Imagine, for example, that you have an important exam tomorrow. Your grade in the course depends entirely on how you perform. Under this situation, your body will respond by boosting stress hormones, notably cortisol, which develops cravings for carbohydrates. So perhaps you will take support of your favourite chocolates. But the downside of dealing with stress this way is that, in the long run, you risk obesity, diabetes, and cardiovascular disease. Every time you respond to cortisol surges through unhealthy means, you strengthen those habits. This virtually guarantees that under times of stress, you will fall back on these habits.

So when in stress, respond to mild stressors with healthier choices, such as listening to calming music, visualizing or viewing calming scenes, moderate exercise or whatever works for you. The more you strengthen these habits, the more likely they will be there to rescue you when a major stressor comes along.

One step at a time

Many a times, people give up not because they lack willpower, but because they feel overwhelmed by the magnitude of the goal they must accomplish. A good way to deal with this feeling is to break the goal down into manageable pieces or subgoals, and line them up in a sequence that guarantees success.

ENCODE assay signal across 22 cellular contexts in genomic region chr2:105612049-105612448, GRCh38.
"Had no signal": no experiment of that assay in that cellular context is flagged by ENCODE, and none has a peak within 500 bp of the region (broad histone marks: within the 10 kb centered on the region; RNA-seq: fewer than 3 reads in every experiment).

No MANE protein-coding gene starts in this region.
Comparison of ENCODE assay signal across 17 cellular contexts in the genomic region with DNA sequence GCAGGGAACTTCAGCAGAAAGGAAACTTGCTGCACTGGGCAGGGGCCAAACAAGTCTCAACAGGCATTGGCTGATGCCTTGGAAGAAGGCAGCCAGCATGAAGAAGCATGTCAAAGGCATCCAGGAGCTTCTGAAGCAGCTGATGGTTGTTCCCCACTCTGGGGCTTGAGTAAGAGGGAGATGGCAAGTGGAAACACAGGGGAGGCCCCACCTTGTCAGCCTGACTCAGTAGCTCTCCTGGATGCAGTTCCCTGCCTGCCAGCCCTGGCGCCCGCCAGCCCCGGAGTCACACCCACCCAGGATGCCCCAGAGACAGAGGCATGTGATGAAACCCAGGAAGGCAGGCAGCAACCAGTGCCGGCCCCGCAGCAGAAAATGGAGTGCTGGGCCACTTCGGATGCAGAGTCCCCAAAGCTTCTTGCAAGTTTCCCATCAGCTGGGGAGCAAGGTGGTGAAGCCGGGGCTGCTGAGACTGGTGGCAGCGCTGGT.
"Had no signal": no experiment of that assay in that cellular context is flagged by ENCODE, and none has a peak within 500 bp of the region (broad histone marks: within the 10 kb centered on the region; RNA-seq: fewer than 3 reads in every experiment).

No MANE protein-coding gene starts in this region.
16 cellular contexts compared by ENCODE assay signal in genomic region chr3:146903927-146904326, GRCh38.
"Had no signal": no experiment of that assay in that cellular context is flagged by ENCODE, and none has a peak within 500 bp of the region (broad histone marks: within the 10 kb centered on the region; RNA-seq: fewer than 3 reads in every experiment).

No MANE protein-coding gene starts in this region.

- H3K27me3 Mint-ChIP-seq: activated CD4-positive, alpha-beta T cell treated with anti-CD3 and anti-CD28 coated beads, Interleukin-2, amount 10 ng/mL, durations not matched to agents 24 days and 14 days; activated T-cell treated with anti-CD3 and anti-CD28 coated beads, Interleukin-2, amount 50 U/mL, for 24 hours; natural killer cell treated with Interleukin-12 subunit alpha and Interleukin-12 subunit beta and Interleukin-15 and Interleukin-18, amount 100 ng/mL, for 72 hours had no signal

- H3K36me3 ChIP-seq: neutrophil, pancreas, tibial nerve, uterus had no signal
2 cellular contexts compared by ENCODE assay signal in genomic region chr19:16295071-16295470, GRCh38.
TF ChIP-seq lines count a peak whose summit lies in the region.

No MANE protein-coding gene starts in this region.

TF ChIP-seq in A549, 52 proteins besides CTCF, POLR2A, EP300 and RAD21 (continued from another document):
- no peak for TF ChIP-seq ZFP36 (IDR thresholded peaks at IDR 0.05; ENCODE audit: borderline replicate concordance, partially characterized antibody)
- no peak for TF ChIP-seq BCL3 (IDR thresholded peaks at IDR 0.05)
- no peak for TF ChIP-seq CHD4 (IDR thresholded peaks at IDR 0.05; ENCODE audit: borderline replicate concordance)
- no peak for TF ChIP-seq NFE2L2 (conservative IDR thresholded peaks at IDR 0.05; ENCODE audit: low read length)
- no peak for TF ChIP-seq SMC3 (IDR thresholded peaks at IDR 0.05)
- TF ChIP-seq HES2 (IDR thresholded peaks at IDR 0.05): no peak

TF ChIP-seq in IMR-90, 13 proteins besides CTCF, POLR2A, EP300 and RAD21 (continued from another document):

The advantage of this strategy is that it not only guarantees success, but will never put you in a state of willpower depletion. As you reach each subgoal, you will get a huge sense of satisfaction and pride in yourself, making it that much easier to tackle the next one.

If you have a story to share,Click Here

If you have a query,Click Here

You can also chat with the counsellor by clicking on Teentalk Expert Chat.



Must read books for teenagers – Part I

Not everyone loves to read, but there are few books that are simply unavoidable and has a meaning too
Gousiya Teentalkindia Content Writer

Books have an amazing capability to take us to different worlds through the eyes of its main character. Soon their experiences start to feel real as we read on to see what happens next. Some books can leave you in total awe while some can inspire you. Here is a list of books that continue to have an impact on teenagers with their messages.